David Hume Kennerly, whose photographic archive is now at the University of Arizona, won the Pulitzer Prize for feature photography when he was just 25 years old.
The day after he got the big news, he almost lost his life.
It was 1972, the height of the Vietnam War, and Kennerly was working as a combat photographer, documenting the bloody war for UPI. He had already been in the war-torn country for a year, and his battle photos had helped him win the coveted Pulitzer.
He didn’t have much time to celebrate. The next day, when Kennerly and a UPI colleague drove 25 miles north of Saigon, they suddenly found themselves in the middle of a deadly firefight.
Viet Cong soldiers were on one side of the road, and South Vietnamese — and a couple of American military advisers — were on the other. Bullets were flying.
“We came under fire from the North Vietnamese,” says Kennerly, now 72 and still an active photographer. “It was raining. We couldn’t get air support. Twelve soldiers were gunned down.”
But Kennerly didn’t run for cover. “I was trying to take pictures,” he says. “Doing what I do.”
During those terrifying moments when the bullets whizzed past him,
he imagined his friends getting the news of his death.
But he didn’t die that day. Their driver managed to get the two photographers out.
Ever since, Kennerly says, he’s been grateful. “I escaped death. I was alive, I got the Pulitzer Prize,” he says, then pauses.
“Every day is a gift.”
Kennerly has used that gift of life to forge an extraordinary career.
It began when he was quite young. He scored his first published photo as a teen in 1962, when he made what he laughingly calls a “mediocre baseball shot” for his school newspaper in small-town Oregon; from there, it was a quick jump to local newspapers and then to the national press.
And he’s still going. Last summer, at age 72, he covered the Robert Mueller hearings for CNN.
In the long years between those two photo shoots, Kennerly used his camera to capture every president from Nixon to Trump, to photograph in 130 countries, and to publish his work in news outlets from Life to CNN and from Time to Newsweek, where he’s scored dozens of cover photos.
His photos are a chronicle of contemporary history. His expertly crafted images document wars in Cambodia and Vietnam, the Watergate scandal, the Robert Kennedy assassination, President Reagan’s meeting with Mikhail Gorbachev, President Clinton’s impeachment and the 2016 elections. In sports, Kennerly captured the Mets’ World Series win in 1969 and the 1971 boxing match between Mohammed Ali and Joe Frazier.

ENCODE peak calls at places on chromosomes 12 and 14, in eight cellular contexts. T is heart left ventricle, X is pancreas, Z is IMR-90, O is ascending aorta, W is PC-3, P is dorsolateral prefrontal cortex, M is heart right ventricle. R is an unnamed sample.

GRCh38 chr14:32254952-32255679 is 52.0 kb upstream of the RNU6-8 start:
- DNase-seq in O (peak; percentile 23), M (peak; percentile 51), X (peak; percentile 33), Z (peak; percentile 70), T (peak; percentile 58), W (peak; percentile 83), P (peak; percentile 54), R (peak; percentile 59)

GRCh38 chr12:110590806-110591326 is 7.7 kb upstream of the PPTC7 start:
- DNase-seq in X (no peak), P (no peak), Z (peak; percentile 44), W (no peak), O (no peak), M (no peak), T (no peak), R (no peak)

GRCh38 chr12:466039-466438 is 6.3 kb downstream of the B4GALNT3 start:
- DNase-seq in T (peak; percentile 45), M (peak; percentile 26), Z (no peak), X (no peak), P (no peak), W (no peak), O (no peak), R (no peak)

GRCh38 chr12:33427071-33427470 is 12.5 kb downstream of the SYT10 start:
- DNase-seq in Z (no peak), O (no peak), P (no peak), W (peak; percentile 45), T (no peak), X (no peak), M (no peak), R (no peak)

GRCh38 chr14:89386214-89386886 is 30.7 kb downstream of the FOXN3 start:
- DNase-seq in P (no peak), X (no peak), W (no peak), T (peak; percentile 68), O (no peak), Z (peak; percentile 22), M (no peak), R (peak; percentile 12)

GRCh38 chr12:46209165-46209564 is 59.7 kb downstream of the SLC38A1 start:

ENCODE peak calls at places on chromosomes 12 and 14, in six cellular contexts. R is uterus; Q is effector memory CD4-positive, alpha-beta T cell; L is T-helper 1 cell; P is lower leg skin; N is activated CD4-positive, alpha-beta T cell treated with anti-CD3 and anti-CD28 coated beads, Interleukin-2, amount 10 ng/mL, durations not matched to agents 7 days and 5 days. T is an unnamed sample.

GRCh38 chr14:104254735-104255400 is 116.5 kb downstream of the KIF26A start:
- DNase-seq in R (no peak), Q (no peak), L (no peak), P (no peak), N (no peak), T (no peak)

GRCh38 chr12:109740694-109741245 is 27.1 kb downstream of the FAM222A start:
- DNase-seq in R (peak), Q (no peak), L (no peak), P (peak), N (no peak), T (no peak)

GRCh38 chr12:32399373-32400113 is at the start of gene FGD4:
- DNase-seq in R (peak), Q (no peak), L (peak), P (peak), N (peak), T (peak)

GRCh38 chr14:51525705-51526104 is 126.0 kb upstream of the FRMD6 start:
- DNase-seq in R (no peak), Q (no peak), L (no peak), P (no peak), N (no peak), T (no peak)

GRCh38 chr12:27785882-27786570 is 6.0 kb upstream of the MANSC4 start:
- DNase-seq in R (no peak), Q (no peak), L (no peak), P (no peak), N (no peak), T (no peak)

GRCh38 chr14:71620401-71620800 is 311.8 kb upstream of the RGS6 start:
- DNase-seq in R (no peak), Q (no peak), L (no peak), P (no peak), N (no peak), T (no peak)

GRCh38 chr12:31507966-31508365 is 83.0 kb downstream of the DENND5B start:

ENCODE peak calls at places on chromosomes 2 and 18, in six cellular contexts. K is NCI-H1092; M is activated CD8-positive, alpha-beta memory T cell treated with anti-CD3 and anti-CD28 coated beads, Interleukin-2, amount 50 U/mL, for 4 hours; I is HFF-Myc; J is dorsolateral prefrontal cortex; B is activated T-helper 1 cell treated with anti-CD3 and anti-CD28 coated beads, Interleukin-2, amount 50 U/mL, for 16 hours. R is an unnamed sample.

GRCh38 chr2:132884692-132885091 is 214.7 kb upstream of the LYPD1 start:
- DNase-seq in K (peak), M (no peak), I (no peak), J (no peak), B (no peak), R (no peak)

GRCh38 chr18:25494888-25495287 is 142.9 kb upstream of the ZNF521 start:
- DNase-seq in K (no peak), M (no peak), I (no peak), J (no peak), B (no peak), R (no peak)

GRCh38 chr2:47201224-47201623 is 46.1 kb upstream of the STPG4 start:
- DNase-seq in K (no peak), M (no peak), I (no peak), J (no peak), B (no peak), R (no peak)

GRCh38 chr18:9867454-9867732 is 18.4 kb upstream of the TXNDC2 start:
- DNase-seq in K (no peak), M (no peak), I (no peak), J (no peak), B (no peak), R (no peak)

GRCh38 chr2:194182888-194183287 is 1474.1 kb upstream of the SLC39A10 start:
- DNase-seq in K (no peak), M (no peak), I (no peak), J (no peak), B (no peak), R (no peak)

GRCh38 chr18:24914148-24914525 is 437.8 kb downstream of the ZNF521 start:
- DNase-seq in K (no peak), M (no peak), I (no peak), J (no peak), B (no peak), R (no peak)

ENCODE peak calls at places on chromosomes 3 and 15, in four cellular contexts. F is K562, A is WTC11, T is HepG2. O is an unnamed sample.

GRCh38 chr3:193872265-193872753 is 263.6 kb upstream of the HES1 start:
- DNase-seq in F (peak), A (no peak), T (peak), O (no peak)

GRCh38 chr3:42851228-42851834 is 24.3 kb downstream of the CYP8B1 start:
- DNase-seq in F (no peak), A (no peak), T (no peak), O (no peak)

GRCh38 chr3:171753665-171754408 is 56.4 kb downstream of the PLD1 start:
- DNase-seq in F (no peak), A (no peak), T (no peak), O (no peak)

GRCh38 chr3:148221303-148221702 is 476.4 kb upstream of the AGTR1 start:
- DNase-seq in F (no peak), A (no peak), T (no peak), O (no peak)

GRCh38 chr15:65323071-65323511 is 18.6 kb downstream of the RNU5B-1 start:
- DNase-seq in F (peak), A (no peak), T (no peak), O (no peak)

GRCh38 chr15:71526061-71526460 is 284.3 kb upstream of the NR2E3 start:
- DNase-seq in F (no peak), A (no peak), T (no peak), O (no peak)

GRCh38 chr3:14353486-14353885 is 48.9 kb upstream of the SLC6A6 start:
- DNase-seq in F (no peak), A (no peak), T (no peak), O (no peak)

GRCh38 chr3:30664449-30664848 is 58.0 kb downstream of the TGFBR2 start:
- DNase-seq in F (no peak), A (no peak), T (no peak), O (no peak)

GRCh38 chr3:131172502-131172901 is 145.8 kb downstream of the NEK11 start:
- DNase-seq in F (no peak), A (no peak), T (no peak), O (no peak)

Now, Kennerly has permanently placed his archive in the Center for Creative Photography at the UA. Students, faculty and the general public will have access to not only the Vietnam images that helped him win his Pulitzer but also the thousands of other photos he made portraying signature world events.
“It’s the right place for the archive to be,” he says. “This is an institution that will care for it. The work encompasses history, art, journalism and the history of photography. That’s why it’s at a university — it needs to be seen and studied.”
He chose the UA over other universities that were courting him in part because CCP Curator Rebecca Senf “was dogged in her pursuit” and UA President Robert C. Robbins “really wanted it to happen.” Kennerly also was moved by personal ties. Ansel Adams, who cofounded the CCP, was a friend, and Kennerly got his first Time cover with a portrait of the great photographer.
In honor of the university’s new Kennerly connection, an exhibition of his work has been mounted at Old Main. The show, running indefinitely, includes plenty of his Arizona images.
“I love Tucson,” he says, “and I have a lot of Arizona connections.”
In 1968, he came to the UA to cover a Robert Kennedy campaign stop. Over the years, he photographed Arizonan Sandra Day O’Connor, first female justice on the Supreme Court, and the young Linda Ronstadt. He photographed Sen. John McCain so often that the family appointed Kennerly the official photographer for McCain’s funeral in 2018.
Kennerly also has been named the university’s first Presidential Scholar, a role that will have him participating in classroom meetings with students and professors and bringing renowned figures in journalism and politics to campus.
Looking back over his long career, Kennerly remembers an early inspiration. As a kid, he saw reporters rush to a fire in his neighborhood. He was impressed that they were able to go right behind the police line. “They had access to the action.”
His career has brought him astonishing access. In Vietnam, he was in the jungles with soldiers. In Washington, D.C., at the age of 21, he found himself flying in Air Force One in the Nixon press pool. And when Nixon resigned in disgrace, his successor, Gerald Ford, offered Kennerly — then 27 — the job of presidential photographer. Kennerly said he would accept on condition that he have total access to the president, no restrictions.
“I was pretty bold to ask, but Ford agreed,” says Kennerly.
The young photographer had an inside seat watching Ford, who, he says, was a remarkably decent man: honest, fair and respectful to all.
“He never intervened in my photos. It was intense and deeply satisfying. I had a free hand to document a presidency.”
The exhibition “David Hume Kennerly: Witness to History” will remain on view indefinitely at Old Main on the UA campus.